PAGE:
In order to ensure maintenance of aged parents by the sons and daughters, the legislature enacted a law named Pita-Matar Voron-Poshon Ain (The Maintenance of Parents Act) in 2013. This law compels the children, both male and female, to provide maintenance to their parents. Default to provide so shall be an offence and defaulter shall be punished under the Act. Needless to say, Garo people are not the outside of the purview of this enactment.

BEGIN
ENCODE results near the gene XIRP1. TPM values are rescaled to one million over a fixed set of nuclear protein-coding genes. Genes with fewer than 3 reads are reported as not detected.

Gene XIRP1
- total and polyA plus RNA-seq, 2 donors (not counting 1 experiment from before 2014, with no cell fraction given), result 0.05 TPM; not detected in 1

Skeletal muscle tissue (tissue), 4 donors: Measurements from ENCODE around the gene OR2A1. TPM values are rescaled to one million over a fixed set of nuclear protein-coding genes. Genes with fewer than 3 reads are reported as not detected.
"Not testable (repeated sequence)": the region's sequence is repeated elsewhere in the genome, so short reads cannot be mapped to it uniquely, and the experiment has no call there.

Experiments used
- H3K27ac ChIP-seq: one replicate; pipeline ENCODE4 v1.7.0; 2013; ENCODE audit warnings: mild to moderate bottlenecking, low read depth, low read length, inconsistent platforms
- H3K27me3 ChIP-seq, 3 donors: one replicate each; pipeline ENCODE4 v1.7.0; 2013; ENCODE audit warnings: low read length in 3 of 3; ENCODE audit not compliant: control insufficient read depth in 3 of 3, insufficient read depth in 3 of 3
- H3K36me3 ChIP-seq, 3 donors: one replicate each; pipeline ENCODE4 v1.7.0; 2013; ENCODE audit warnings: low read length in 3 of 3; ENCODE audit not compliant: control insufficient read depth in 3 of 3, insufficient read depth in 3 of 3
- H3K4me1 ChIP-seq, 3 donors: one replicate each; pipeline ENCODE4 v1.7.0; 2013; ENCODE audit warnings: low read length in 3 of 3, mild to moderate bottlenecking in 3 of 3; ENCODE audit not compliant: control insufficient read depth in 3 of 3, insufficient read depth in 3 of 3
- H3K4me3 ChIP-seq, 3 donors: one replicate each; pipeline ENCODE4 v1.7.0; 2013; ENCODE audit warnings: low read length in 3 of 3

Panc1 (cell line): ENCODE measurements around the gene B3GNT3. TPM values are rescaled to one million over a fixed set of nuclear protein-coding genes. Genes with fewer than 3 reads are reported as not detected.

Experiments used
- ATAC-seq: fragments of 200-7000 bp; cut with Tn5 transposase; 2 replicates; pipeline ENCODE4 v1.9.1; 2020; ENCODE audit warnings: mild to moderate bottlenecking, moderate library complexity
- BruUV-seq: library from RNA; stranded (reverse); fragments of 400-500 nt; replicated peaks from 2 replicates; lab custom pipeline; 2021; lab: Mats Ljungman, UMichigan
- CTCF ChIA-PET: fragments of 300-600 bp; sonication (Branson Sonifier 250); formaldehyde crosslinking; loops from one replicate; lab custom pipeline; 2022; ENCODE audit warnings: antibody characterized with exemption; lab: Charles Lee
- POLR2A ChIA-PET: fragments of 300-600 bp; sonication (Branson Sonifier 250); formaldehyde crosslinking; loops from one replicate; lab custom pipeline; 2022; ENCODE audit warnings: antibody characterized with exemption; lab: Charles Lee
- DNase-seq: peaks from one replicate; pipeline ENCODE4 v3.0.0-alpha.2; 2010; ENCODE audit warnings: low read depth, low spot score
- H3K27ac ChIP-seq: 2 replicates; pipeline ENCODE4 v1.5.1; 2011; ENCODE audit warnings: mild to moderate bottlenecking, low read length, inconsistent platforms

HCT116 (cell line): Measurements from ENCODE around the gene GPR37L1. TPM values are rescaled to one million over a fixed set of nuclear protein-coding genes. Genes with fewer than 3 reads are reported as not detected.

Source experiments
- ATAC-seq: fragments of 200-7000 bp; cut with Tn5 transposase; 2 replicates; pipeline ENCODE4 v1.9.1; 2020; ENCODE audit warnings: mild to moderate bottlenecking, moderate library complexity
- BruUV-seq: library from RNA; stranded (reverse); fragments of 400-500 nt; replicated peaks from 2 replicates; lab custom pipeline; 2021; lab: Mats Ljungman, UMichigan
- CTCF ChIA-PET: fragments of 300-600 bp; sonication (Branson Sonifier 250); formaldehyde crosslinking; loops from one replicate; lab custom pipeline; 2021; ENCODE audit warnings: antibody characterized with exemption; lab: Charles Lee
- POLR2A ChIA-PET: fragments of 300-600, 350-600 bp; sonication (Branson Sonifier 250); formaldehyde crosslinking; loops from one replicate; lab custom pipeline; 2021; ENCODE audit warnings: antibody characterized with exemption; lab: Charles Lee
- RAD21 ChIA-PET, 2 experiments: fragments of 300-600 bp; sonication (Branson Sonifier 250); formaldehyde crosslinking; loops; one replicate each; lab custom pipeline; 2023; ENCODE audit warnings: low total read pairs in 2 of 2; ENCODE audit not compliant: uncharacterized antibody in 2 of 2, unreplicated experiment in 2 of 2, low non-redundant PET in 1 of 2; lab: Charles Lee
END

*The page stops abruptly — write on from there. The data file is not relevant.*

The entire social arrangement of Garos is grounded on the principle of preservation of property within the motherhood. Kinfolk's property descends through the mother, not through the father. Generally, Garo male cannot inherit the property. In a family, one of the daughters is selected by parents as nokna (heiress). Ordinarily, it is the youngest daughter who is selected as nokna. She possesses the homestead in addition to other properties shared by other daughters. The nokna and her husband are expected and bound to live in the house of the parents of the nokna to look after them and to support them in their old age. If they fail to do so, they lose their rights. This custom was confirmed by the Indian High Court in Monje Mechik v. Janmi Mechik, CR 6(H), 1961 cited in Customary Law and Justice in the Tribal Areas of Meghalaya by Kusum and P. M. Bakshi. If the parents don't have daughter and desire to adopt one as nokna, they must first call the clan to provide one. On failure, the parents can select one at a gathering specially arranged for the purpose and followed by a feast. So, there is obviously a daughter or adopted daughter to look after the parents. If the nokna does not perform her duty, her rights will be forfeited and other daughter or adopted daughter will be chosen in her place. Therefore, the law of 2013 is superfluous to the provision of maintenance of parents under Garo customary law. But there is possibility of abuse of the law in Garo society. This law compels both male and female children to provide maintenance to parents. But Garo males cannot inherit and are not bound to maintain his parents. If therefore, Garo parents file a case against a son for maintenance, what will be the consequence of the conflict between statutory law and customary law in this case? The son will be forced to provide maintenance if the statutory law prevails over the customary law. Will it be just and reasonable to discard the customary law of the citizens who have other means to accomplish the purpose of the law? A provision keeping reservation for customary law terming 'subject to any other laws' could address the issue well.